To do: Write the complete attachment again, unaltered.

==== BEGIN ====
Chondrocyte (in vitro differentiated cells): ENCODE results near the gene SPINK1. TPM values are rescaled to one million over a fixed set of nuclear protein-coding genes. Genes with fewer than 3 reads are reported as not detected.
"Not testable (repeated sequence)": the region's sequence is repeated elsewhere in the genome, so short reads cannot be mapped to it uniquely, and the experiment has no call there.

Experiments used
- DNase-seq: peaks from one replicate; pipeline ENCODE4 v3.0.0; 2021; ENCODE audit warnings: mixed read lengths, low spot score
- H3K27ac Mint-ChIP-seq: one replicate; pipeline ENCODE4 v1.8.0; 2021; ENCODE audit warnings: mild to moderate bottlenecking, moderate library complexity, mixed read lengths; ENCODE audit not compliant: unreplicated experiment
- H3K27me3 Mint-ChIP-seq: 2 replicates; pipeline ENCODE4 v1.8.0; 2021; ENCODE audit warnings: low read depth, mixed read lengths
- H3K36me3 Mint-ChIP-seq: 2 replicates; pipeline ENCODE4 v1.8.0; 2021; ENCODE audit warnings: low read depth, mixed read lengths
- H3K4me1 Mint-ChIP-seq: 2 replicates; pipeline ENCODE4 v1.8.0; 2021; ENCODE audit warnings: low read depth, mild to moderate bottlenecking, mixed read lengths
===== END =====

Chondrocyte (in vitro differentiated cells): ENCODE results near the gene SPINK1. TPM values are rescaled to one million over a fixed set of nuclear protein-coding genes. Genes with fewer than 3 reads are reported as not detected.
"Not testable (repeated sequence)": the region's sequence is repeated elsewhere in the genome, so short reads cannot be mapped to it uniquely, and the experiment has no call there.

Experiments used
- DNase-seq: peaks from one replicate; pipeline ENCODE4 v3.0.0; 2021; ENCODE audit warnings: mixed read lengths, low spot score
- H3K27ac Mint-ChIP-seq: one replicate; pipeline ENCODE4 v1.8.0; 2021; ENCODE audit warnings: mild to moderate bottlenecking, moderate library complexity, mixed read lengths; ENCODE audit not compliant: unreplicated experiment
- H3K27me3 Mint-ChIP-seq: 2 replicates; pipeline ENCODE4 v1.8.0; 2021; ENCODE audit warnings: low read depth, mixed read lengths
- H3K36me3 Mint-ChIP-seq: 2 replicates; pipeline ENCODE4 v1.8.0; 2021; ENCODE audit warnings: low read depth, mixed read lengths
- H3K4me1 Mint-ChIP-seq: 2 replicates; pipeline ENCODE4 v1.8.0; 2021; ENCODE audit warnings: low read depth, mild to moderate bottlenecking, mixed read lengths